When I wrote my first article on the Bundamba and Woodridge by-elections the full field of candidates was not known. Since then the presence of former Labor Party Member, Independent and local Councillor Russell Lutton in Woodridge, and the poor tactics of the ALP, have markedly changed the complexion of the contests. The pressure has come off the Liberal Party and transferred to the ALP, while public attention has moved from Bundamba to Woodridge.
The catalyst for this shift was the committal for trial on 49 child sex charges of the former member for Woodridge, Bill D’Arcy. Most commentators had put D’Arcy’s possible committal to one side for a number of reasons. He could not be legally named until he was committed, so it was a forbidden subject of speculation or analysis. Very few people outside the political elites knew of his predicament, strange as that might seem in a gossip laced city like Brisbane. While his committal hearing was set down to be heard in the by-election period, it had been adjourned so many times, the possibility of his name coming out had to be discounted.
That is the commentator’s alibi, but it is not available to the strategists on the Labor side who should have been alive to the possibilities and have prepared for them. Their response suggests that they did not. If they did, they certainly didn’t anticipate the direction from which the Opposition attack came.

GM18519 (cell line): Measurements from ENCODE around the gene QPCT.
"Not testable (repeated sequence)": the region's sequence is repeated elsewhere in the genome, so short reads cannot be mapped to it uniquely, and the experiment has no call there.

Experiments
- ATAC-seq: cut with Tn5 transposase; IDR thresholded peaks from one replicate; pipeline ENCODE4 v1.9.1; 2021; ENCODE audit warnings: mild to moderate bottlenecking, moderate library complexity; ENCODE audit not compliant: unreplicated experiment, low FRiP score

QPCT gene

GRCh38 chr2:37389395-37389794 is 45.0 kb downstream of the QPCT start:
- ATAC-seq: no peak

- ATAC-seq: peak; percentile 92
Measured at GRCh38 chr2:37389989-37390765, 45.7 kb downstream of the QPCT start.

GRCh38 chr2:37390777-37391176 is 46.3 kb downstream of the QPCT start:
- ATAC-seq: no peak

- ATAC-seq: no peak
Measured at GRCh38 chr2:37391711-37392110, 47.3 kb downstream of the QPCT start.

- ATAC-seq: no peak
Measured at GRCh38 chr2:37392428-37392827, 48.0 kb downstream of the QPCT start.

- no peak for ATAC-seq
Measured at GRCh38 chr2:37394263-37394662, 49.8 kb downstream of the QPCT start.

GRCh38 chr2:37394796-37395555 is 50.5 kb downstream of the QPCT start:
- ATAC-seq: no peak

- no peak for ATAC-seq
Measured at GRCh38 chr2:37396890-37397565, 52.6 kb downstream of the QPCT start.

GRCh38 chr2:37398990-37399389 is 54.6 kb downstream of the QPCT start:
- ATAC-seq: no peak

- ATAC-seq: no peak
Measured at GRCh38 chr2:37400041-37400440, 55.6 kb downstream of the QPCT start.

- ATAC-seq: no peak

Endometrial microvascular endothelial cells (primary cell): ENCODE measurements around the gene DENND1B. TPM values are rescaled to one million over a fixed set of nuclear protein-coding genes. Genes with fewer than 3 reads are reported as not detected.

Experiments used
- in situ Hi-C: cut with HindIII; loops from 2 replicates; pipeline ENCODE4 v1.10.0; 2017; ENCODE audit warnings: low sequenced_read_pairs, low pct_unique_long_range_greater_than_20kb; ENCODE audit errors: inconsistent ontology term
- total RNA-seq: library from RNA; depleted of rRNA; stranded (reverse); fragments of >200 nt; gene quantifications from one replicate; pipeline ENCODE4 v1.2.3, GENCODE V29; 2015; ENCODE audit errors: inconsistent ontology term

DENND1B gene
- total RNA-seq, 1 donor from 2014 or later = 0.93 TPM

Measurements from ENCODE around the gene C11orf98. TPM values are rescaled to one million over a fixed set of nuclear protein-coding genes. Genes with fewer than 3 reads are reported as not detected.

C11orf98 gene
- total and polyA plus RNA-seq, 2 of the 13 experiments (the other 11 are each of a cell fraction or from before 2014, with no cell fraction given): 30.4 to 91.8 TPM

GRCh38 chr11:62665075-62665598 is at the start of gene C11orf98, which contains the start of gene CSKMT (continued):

D’Arcy always presented a problem to the ALP. He was known as the Phantom because he did not live in his electorate, but in a luxurious canal front house at Raby Bay, easily an hour’s drive away from his electorate. That is when he was in the country. D’Arcy is a former school teacher who early on in his long political career settled into the role of bagman and wheeler-dealer. It is not well known, but Opposition Leader Rob Borbidge owes his career in State Politics to D’Arcy. It was D’Arcy who organized to direct ALP preferences against two anti-corruption Liberal MPs Bruce Bishop and Peter White in the seats of Surfers Paradise and Southport. Borbidge became the member for Surfers at that election.
More recently, the so-called Net Bet affair, where D’Arcy and friends were awarded a government licence to run an on-line gambling operation, was the most tangible public sign that his liking for deals also extended to the public arena.